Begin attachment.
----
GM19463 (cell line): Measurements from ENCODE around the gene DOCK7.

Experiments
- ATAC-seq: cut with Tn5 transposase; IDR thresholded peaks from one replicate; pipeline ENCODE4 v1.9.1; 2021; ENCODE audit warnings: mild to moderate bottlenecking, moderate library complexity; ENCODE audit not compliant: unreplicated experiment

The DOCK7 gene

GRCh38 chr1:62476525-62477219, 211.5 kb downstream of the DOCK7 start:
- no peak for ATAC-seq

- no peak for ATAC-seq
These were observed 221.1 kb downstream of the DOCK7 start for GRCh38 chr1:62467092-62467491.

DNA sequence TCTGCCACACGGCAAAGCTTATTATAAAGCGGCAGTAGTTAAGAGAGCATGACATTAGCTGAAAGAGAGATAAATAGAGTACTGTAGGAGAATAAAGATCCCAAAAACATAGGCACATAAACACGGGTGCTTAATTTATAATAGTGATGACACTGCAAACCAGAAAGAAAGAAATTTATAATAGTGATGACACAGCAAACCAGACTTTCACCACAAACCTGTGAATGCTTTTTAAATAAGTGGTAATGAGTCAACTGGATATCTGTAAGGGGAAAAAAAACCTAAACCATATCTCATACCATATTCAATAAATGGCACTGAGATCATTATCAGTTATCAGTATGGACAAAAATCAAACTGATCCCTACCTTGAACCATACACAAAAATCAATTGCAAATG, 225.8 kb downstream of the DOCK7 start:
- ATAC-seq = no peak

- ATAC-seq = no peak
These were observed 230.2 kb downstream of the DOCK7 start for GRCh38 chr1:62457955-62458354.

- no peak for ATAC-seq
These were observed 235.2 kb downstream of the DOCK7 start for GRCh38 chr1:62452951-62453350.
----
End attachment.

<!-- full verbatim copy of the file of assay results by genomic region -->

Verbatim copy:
GM19463 (cell line): Measurements from ENCODE around the gene DOCK7.

Experiments
- ATAC-seq: cut with Tn5 transposase; IDR thresholded peaks from one replicate; pipeline ENCODE4 v1.9.1; 2021; ENCODE audit warnings: mild to moderate bottlenecking, moderate library complexity; ENCODE audit not compliant: unreplicated experiment

The DOCK7 gene

GRCh38 chr1:62476525-62477219, 211.5 kb downstream of the DOCK7 start:
- no peak for ATAC-seq

- no peak for ATAC-seq
These were observed 221.1 kb downstream of the DOCK7 start for GRCh38 chr1:62467092-62467491.

DNA sequence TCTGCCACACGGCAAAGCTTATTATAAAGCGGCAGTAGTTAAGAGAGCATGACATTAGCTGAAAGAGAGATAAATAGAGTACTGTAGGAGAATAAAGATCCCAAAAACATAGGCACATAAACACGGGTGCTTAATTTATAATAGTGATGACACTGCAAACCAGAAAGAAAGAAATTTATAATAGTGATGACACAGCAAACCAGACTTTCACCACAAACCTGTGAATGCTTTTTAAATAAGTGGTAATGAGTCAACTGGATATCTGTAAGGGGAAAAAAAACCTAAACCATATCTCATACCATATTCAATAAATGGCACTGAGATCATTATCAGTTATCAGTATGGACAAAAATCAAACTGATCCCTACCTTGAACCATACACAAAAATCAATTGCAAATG, 225.8 kb downstream of the DOCK7 start:
- ATAC-seq = no peak

- ATAC-seq = no peak
These were observed 230.2 kb downstream of the DOCK7 start for GRCh38 chr1:62457955-62458354.

- no peak for ATAC-seq
These were observed 235.2 kb downstream of the DOCK7 start for GRCh38 chr1:62452951-62453350.